Virginia Commonwealth University College of Engineering researchers are pushing forward with an initiative, Pharmacy on Demand, that represents a fundamental change in pharmaceutical manufacturing.
Thomas D. Roper, Ph.D., director of pharmaceutical engineering for the college and a professor of chemical engineering, will test and optimize new equipment arriving at VCU in November that was built by collaborators at the Massachusetts Institute of Technology. The arrival of this equipment — four modules, each about the size of a small refrigerator — marks another step toward creating an alternative drug manufacturing process with a miniaturized environmental and industrial footprint.
Such a compact, portable system could be deployed rapidly in case of an outbreak of disease or a drug shortage. As international market forces continue to leave the U.S. with critical drug shortages, leaders of the Pharmacy on Demand program imagine a future where global access to drugs is expanded and communities everywhere are empowered to meet their own needs for therapeutics.
Roper, who is a Center for Innovative Technology (CIT) Eminent Researcher, likens the concept to the advent of printers for personal computers. Rather than having to go to a copy shop or to the basement of a library to get computer printouts, he said, consumers today can use their own printers. The challenge is: “Can you do the same thing with medicines?”
Pharmaceutical manufacturing relies on traditional batch processing, which is conducted in many steps with stops and starts, requires huge factories and produces waste that poses industrial hazard risks. Designing an alternative to this current model using a continuous flow process requires new chemistry, cutting-edge chemical engineering and innovative processes. Yet the inspiration to bring the production of active pharmaceutical ingredients and medications closer to the patient comes from the past.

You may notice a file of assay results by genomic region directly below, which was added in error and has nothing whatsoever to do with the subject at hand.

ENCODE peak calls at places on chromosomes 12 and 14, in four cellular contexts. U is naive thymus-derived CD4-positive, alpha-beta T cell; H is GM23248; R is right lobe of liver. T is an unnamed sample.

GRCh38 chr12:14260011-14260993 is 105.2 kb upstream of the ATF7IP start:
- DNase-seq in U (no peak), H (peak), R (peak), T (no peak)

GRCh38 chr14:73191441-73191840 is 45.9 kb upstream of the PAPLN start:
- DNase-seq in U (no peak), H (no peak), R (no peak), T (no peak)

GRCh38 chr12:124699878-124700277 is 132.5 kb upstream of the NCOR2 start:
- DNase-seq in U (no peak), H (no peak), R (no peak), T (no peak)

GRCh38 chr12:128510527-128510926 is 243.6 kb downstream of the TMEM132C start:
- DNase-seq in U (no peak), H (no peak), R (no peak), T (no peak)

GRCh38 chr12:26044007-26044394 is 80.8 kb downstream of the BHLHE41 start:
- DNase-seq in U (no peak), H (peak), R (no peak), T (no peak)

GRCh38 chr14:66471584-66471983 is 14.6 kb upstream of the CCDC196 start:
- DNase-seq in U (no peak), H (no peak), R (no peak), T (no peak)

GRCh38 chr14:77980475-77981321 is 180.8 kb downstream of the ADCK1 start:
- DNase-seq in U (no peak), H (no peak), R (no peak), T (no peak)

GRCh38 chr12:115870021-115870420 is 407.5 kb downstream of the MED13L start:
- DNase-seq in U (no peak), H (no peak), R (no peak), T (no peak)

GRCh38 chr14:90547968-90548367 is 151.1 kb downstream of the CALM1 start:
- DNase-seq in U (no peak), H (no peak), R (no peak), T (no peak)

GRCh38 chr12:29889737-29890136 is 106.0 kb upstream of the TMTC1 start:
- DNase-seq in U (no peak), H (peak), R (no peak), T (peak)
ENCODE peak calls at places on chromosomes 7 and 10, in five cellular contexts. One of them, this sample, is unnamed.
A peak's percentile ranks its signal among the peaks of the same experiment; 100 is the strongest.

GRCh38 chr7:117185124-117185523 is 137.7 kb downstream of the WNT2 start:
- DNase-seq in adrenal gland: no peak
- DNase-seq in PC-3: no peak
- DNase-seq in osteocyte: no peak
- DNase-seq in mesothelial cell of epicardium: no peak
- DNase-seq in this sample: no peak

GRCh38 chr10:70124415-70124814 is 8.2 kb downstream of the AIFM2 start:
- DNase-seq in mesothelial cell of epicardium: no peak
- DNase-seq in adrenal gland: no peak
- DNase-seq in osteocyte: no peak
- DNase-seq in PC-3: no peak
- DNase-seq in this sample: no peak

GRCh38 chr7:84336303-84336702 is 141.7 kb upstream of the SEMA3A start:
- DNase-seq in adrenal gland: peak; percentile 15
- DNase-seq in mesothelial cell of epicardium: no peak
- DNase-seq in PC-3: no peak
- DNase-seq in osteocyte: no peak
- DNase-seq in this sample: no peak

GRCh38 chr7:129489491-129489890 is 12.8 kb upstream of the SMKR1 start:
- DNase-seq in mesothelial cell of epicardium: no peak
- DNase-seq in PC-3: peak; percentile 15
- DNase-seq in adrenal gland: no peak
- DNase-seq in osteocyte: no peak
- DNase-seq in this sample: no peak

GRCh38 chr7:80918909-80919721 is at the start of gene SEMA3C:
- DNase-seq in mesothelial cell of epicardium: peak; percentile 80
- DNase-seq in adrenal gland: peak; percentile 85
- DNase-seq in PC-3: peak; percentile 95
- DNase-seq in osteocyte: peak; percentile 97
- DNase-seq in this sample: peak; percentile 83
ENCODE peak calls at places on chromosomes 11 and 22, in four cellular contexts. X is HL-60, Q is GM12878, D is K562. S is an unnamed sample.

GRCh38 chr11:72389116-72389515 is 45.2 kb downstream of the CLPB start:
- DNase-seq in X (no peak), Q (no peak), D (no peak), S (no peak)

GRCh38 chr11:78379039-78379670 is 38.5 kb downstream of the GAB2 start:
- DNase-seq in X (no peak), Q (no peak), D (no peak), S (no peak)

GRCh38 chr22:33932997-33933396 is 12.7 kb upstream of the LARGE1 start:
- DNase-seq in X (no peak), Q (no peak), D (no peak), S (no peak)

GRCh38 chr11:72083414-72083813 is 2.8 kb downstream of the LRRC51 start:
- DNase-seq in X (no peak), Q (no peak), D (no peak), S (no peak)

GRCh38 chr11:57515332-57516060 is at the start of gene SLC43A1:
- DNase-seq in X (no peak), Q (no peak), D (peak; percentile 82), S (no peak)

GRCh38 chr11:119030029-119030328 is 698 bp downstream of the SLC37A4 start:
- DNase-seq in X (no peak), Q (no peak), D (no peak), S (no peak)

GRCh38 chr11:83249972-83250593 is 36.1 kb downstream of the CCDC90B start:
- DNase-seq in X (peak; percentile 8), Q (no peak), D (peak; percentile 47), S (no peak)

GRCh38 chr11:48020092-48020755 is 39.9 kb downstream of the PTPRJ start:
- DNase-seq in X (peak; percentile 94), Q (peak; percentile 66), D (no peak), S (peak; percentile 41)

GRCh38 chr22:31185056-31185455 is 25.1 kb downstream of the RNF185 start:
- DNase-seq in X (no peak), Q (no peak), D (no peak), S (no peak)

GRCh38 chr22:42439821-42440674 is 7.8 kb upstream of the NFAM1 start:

Geoffrey Ling, M.D., Ph.D., a neurologist and retired U.S. Army colonel who recruited Roper to the project, said the idea was to return to “apothecary roots,” when pharmacists would mix and dispense drugs to patients at the point of care.
Speaking at the inaugural Medicines for All Summit at VCU in November 2017, Ling described being frustrated with the lack of medications when he was stationed in northwest Afghanistan in 2003 and was treating a soldier with a severe brain injury at a combat support hospital. “If I had the recipe, and I had the starting materials,” he said, “I could make it myself.”
The project is being supported by a $2.2 million grant from the U.S. Defense Advanced Research Projects Agency.
In 2016, Pharmacy on Demand researchers at MIT created a portable streamlined system that was about the size of a full refrigerator to formulate liquid drugs.
The next step at VCU will be to continue to develop the smaller units and seek approval from the U.S. Food and Drug Administration to make ciprofloxacin tablets using an end-to-end continuous manufacturing process.
“Imagine you’re taking a pharmaceutical factory and you’re making it fit into four fridge-sized modules,” said Mariam Ibrahim, Ph.D., a postdoctoral fellow in the Department of Chemical and Life Sciences Engineering who is working on the project.
The first unit takes the starting materials and synthesizes the drug. The second and third modules purify, filter and dry the material. The fourth module creates the finished tablets. One of the first tests is having the system make 1,000 tablets of ciprofloxacin in a 24-hour period.
Roper said the MIT researchers made the machines out of interchangeable building blocks that could be switched around to create different drug formulations.
Ibrahim said if there were an outbreak of a disease in a place that is difficult to access, “if we have these units on site, we can manufacture the needed medications.” Producing the medications as needed also eliminates the challenges of storing the products safely. “Whenever you need it,” she said, “you just make it based on the demand you have.”